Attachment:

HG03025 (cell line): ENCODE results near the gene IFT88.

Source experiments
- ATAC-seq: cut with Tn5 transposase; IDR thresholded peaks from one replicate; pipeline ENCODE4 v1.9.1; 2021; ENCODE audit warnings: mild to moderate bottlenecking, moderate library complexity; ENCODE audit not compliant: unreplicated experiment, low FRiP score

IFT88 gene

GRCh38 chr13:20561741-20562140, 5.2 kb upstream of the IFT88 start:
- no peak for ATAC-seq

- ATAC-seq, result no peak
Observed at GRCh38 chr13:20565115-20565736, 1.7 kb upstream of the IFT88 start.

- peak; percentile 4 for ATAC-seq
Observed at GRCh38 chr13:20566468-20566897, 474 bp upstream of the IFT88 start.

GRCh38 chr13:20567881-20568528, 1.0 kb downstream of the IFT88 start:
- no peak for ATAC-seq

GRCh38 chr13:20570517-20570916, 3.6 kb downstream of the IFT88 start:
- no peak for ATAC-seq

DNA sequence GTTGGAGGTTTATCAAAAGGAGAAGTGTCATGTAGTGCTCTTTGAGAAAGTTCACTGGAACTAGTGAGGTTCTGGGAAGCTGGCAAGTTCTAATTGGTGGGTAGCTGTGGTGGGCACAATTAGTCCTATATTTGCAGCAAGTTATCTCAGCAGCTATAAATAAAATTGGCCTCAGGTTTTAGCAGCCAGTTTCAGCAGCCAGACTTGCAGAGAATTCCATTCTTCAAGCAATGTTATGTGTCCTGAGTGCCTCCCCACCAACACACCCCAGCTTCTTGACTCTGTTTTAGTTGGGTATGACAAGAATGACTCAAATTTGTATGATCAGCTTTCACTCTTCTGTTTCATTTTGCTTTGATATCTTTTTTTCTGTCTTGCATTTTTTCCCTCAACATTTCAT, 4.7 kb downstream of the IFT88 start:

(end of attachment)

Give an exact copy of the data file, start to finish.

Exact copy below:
HG03025 (cell line): ENCODE results near the gene IFT88.

Source experiments
- ATAC-seq: cut with Tn5 transposase; IDR thresholded peaks from one replicate; pipeline ENCODE4 v1.9.1; 2021; ENCODE audit warnings: mild to moderate bottlenecking, moderate library complexity; ENCODE audit not compliant: unreplicated experiment, low FRiP score

IFT88 gene

GRCh38 chr13:20561741-20562140, 5.2 kb upstream of the IFT88 start:
- no peak for ATAC-seq

- ATAC-seq, result no peak
Observed at GRCh38 chr13:20565115-20565736, 1.7 kb upstream of the IFT88 start.

- peak; percentile 4 for ATAC-seq
Observed at GRCh38 chr13:20566468-20566897, 474 bp upstream of the IFT88 start.

GRCh38 chr13:20567881-20568528, 1.0 kb downstream of the IFT88 start:
- no peak for ATAC-seq

GRCh38 chr13:20570517-20570916, 3.6 kb downstream of the IFT88 start:
- no peak for ATAC-seq

DNA sequence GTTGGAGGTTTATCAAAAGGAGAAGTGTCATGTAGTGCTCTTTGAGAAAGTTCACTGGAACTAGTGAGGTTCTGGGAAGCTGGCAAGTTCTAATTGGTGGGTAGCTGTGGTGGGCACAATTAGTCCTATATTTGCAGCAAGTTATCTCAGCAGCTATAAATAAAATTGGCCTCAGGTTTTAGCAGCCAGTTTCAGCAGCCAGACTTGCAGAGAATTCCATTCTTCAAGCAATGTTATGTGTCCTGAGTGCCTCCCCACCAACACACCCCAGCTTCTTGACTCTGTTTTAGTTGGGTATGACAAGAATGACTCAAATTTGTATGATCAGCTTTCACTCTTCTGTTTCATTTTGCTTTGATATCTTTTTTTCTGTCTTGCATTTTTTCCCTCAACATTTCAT, 4.7 kb downstream of the IFT88 start: